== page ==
Envestnet finally shared details on how exactly advisors will be able to take advantage of the company’s $590 million acquisition of data aggregation firm Yodlee at its annual Advisor Summit in Chicago last week.
Industry analysts, Envestnet customers and Wall Street investors have all been asking the “why Yodlee” question since the deal was announced last August. But Envestnet Yodlee vice chairman and chief executive Anil Arora laid out concrete examples for how Yodlee would improve an advisor's practice.
“This is not technology for the sake of technology,” Arora said. “This is for you to get a greater share of assets.”
Arora announced that Yodlee completed an initial integration with the Envestnet platform, and in July clients will be able to aggregate all of their accounts for a more holistic view of their finances using Yodlee’s FastLink tool. Yodlee will update the information daily and deliver the data seamlessly to account opening, reporting and goals-based planning tools.
Yodlee is also making available its ecosystem of personal finance tools, which it calls “FinApps,” that take advantage of its massive data flow to automatically run various tasks like budgeting, a consolidated balance sheet showing net worth across all accounts, and cash flow analysis.
“[FinApps] allow your clients to see the progress they are making towards their financial goals,” Arora said. “What it does for you is increase client engagement, strengthen loyalty, increase retention … all of which helps you get an increased share of assets and increase share of wallet.”
These apps are a part of Investor Suite, a new, upgraded set of cloud-based tools that incorporate the existing features of Advisor Now. Investor Suite also updates user navigation and adds a planning module that includes goal tracking and alerts. Arora said the apps take advantage of analytics gleaned from more than 21 million users executing billions of transactions across thousands of organizations.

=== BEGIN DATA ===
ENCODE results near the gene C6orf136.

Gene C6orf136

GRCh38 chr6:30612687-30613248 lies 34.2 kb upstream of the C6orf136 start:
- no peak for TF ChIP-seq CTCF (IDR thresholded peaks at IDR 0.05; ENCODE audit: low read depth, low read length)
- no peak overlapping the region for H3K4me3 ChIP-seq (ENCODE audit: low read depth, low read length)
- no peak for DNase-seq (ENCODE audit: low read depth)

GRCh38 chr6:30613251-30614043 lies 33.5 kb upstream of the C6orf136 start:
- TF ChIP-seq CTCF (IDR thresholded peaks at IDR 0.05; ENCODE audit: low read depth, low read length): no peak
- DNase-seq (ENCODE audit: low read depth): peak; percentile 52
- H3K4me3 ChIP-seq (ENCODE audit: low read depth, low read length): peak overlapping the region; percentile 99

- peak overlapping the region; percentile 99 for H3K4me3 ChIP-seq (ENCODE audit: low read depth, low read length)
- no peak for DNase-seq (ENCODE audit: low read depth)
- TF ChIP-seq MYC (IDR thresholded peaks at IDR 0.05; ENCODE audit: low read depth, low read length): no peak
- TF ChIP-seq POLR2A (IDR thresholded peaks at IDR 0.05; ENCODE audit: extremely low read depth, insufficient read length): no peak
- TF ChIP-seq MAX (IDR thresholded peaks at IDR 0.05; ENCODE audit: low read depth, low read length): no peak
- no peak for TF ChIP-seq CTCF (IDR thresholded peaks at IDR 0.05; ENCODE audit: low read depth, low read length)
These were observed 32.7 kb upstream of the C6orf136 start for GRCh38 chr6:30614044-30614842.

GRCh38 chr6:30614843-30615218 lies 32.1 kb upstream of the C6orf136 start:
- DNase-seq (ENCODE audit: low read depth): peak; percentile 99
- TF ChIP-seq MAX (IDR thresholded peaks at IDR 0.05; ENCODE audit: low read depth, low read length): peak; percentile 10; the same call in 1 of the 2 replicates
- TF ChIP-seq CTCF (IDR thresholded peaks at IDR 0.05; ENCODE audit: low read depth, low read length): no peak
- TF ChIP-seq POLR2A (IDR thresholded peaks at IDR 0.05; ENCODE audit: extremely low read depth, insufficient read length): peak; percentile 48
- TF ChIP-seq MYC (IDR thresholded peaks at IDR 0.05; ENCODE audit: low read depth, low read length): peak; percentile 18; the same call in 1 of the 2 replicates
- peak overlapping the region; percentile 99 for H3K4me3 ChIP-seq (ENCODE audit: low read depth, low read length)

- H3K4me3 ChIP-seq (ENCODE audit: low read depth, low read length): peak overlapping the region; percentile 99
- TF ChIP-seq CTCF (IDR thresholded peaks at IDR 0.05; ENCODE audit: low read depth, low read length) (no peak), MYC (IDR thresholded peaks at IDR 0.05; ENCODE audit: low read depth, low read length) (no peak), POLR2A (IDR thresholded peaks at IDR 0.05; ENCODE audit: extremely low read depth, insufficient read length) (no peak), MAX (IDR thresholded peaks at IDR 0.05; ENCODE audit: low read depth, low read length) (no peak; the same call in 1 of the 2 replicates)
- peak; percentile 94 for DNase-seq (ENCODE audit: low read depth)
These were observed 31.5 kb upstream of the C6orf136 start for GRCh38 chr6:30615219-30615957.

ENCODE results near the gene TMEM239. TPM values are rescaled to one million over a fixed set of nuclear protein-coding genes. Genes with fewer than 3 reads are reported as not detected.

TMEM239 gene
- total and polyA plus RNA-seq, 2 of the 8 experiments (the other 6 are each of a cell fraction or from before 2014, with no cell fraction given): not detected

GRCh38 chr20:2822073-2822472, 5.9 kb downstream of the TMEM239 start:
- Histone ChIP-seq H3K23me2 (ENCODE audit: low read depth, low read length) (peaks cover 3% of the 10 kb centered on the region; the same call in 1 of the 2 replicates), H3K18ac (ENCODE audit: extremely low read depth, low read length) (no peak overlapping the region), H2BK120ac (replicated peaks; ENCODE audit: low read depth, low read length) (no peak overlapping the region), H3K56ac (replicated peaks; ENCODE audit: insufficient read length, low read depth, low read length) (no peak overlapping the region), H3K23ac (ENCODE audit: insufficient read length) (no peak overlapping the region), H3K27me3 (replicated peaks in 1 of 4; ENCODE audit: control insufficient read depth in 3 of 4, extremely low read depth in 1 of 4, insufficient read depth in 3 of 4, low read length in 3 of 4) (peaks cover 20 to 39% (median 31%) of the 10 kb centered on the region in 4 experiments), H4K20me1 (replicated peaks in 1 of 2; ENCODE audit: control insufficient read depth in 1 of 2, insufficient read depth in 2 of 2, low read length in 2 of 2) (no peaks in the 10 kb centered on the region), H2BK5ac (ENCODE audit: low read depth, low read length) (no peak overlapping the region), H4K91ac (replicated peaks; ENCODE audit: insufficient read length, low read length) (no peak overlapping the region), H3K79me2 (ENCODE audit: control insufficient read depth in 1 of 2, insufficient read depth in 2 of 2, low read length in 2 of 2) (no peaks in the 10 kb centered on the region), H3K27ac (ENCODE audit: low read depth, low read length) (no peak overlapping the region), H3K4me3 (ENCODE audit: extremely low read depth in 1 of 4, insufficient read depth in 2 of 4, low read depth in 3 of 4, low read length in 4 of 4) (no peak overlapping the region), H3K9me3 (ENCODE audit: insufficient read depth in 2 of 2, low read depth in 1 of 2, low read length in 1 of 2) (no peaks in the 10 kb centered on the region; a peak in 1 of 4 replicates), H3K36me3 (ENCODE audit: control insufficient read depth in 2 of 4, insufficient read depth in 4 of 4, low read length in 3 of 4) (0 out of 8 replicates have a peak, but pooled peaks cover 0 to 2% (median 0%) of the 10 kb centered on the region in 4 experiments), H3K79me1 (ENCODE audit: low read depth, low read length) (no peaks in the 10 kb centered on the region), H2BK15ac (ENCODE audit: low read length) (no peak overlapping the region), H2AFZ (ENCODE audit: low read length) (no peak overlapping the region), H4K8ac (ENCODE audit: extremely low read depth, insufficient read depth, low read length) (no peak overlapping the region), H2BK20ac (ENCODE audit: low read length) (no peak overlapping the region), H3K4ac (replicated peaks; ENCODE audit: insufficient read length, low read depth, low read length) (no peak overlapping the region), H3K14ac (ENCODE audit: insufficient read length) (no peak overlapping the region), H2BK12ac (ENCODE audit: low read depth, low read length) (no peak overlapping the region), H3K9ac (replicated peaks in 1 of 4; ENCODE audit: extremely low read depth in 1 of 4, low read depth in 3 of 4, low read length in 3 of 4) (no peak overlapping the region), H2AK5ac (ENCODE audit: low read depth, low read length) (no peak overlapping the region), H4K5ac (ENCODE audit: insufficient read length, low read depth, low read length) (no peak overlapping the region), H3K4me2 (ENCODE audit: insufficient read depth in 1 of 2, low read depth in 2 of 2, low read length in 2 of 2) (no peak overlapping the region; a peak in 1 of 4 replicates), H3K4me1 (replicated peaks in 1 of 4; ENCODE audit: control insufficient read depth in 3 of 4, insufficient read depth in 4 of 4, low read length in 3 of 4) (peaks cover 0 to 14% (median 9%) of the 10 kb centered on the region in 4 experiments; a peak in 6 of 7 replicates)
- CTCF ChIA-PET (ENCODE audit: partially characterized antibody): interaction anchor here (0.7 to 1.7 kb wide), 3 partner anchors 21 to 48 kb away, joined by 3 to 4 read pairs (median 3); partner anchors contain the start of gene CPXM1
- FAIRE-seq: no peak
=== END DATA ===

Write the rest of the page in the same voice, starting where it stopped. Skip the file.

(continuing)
The upgrades will roll out in July and will eventually make their way to the Tamarac platform.
Arora added that Yodlee, unlike other data aggregators, relies on data pipelines built directly into financial institutions rather than scraping it, allowing it to be faster and unaffected if firms close off their data.
It’s all part of what Envestnet CEO Jud Bergman said is thinking several moves ahead in a chess game to remain relevant in an era of rapidly evolving technology. He said the idea of singularity, a hypothetical moment where artificial intelligence becomes better than human intelligence, has always fascinated and frightened humans, but the truth is that “computers are powerful idiots.”
“What if instead of man versus machine, it was man and machine,” Bergman said. “Experts can focus on strategy, creativity and productivity instead of wasting time on calculations.”
Drawing inspiration from chess grandmaster Garry Kasparov, who became the first world champion to lose to a computer, Bergman introduced what he called the Kasparov Principle: “Experts and machines deliver better outcomes than experts or machines alone.”
To that end, Envestnet also revealed Open ENV, an opening of Envestnet’s technology to allow firms to create customized implementations of Envestnet products, accelerate integrations with third-party technology, and make Envestnet available to more advisors.